Monday, September 29, 2014 1 comments

Knitting: $5 in Paris Sweater for ME!


I spent the weekend knitting myself a sweater. I don't know about you, but I love sweater weather. Unfortunately, most of my storebought sweaters make me look like I gained 20 pounds, all in places I'd rather not gain. So I was happy to find a free pattern for a striped sweater in a flattering fit. It's called $5 in Paris.

This is my second sweater in this pattern, and I already have a third one waiting for me to start today.

I made some significant tweaks to the pattern, so you may want to check out my project page if you want to make one for yourself. I changed the neckline to more of a traditional jewel neckline, rather than the boatneck, almost-off-the-shoulder neckline that is written into the pattern. I also made the sleeves longer by working as many stripes on the sleeves as I worked on the body of the sweater. This came out to 3/4-length sleeves on me.

For this sweater, I used the "I Love This Yarn" from Hobby Lobby in the worsted weight. It's yellow and navy blue. I'm always happy to support Hobby Lobby, and I truly do love the yarn or I wouldn't work with it.

As for the Sherwood Sweater I'm working on, I got a little distracted with these sweaters. I'm 3/4 of the way finished with the second sleeve, so it won't take me long to finish when I get these sweaters "out of my system". :)
Friday, September 26, 2014 1 comments

Trying something new with our homemade AG doll rooms


Recently I saw a picture of a dollhouse on another blog made out of mostly trifold project boards. She added a wooden board to the top (that didn't go the whole way out) and then layered cardboard flooring over that. I didn't think foam board or cardboard could hold that much weight, but it never hurts to try, right?

So I set up the two foam board rooms that I've already made - the cabin and the schoolroom. Then I layered two doubled-up foamcore project boards on top (just because I had them on hand and was experimenting). So far, so good. Ideally, you would keep the heaviest furniture on the floor. But if you keep the heavier furniture upstairs to the outer perimeter, it looks like it should work. I'm going to leave it up for a few days of play and see how it goes.

And yes, this is set up in our living room. Sorry about the distracting background!
Thursday, September 25, 2014 1 comments

My version of a doll's snack cart


This is a project I made last Christmas for my daughter and just haven't shared here yet. I was originally inspired by kkcollect (you can find her on Youtube), but you can see that mine went a slightly different direction once I got going. I appreciated her inspiration, but I like mine better. :)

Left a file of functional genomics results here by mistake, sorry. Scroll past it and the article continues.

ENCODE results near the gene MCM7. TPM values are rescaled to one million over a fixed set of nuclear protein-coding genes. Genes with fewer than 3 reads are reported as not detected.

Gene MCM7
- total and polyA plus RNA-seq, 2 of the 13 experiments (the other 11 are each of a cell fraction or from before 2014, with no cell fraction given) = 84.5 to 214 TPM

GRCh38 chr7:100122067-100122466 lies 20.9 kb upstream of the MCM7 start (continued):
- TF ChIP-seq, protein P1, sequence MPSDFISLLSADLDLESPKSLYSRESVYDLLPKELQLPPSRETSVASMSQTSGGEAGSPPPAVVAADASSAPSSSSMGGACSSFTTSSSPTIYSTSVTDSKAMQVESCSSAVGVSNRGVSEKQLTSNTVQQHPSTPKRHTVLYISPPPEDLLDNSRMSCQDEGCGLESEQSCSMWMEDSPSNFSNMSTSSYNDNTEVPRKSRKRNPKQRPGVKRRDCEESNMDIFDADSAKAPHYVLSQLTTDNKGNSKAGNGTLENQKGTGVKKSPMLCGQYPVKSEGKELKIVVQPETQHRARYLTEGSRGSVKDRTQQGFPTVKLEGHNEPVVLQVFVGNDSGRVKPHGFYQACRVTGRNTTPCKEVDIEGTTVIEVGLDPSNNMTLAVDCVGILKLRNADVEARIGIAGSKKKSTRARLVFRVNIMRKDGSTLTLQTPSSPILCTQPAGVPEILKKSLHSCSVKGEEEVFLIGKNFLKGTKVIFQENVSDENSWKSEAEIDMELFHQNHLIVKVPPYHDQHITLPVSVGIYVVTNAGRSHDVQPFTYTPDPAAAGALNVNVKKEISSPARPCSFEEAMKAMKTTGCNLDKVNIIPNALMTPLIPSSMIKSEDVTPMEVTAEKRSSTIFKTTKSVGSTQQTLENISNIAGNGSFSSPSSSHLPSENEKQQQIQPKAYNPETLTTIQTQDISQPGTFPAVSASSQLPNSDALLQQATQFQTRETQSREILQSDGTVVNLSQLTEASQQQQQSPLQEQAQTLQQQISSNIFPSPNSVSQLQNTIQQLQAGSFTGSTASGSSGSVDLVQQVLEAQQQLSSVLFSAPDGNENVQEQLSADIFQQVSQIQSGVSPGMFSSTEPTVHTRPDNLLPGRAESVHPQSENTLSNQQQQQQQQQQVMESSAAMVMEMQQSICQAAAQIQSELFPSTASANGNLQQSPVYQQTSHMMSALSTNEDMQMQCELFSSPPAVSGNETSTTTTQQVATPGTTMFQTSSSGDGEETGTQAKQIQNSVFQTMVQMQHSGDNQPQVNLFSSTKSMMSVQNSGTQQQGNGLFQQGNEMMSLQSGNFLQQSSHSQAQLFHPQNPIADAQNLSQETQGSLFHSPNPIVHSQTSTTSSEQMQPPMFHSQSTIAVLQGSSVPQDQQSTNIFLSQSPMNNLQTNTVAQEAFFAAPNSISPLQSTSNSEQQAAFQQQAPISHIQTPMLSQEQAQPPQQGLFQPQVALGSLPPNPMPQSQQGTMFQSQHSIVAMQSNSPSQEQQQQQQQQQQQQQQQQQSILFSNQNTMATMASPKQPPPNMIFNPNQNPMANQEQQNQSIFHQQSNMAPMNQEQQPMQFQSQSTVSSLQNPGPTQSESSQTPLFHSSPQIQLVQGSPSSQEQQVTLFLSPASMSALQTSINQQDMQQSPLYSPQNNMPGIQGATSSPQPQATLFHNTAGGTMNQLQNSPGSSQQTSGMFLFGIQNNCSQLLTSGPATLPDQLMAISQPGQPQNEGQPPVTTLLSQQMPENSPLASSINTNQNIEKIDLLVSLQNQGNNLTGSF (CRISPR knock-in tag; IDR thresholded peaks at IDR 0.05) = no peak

Kit and Samantha are showing off my homemade, very affordable snack cart.


Here's a better view of the canopy that I made from a gift bag, coat hangers, and a few scraps of PVC pipe. The base of the cart is made from a photo storage box.


It has a mini fridge/freezer, microwave and cash drawer just like AG's version. As you can see, they all stay closed quite nicely. To fill in the space that the boxes weren't occupying, I used a piece of foam board with pieces cut out for the boxes to slide into. I glued everything into place so it wouldn't come apart.

Notice the sink? It's a mini plastic bowl from Dollar Tree with a coat-hanger-end faucet and bead knobs.


The mini fridge/freezer and microwave are made from boxes I got in a set at Dollar Tree. I just covered them with white paper (for the fridge/freezer) and a printed microwave panel (for the microwave).


The cash drawer is made from a large box of matches, also purchased at Dollar Tree. I added a bead as a pull handle and printed doll money (dollars and quarters) to go inside.


Here you can see the food accessories that go with it: juice containers (erasers from Target Dollar Spot), lip gloss soda cans (from Wal-Mart's after-Christmas clearance), water bottles (from Ebay - blogged about these previously), juice bottles (homemade from breath freshener at Dollar Tree), hot dogs/French fries/hamburgers/sandwiches (all erasers from Target's birthday party favor section), homemade fountain-style water and cola drinks. Not pictured: ice cream cones and popsicles (both erasers, both stored in the mini fridge/freezer).


And here's what it looks like from the customer's side.
Wednesday, September 24, 2014 1 comments

Our Doll Family Has Expanded ... And Sherwood Sweater, Day 6

I haven't shown you yet who last joined our doll family via Goodwill ...



Samantha! 

She's a Pleasant Company doll, so our local Goodwill didn't think she was a "real" American Girl. (Yes, that's what the sales lady told my husband when he asked to look at her in the glass case.) As a result, they marked her $25 less than they charge for the ones marked "American Girl" on their necks. I had a coupon that made her $5 less, so she was actually cheaper than I could get her on Ebay.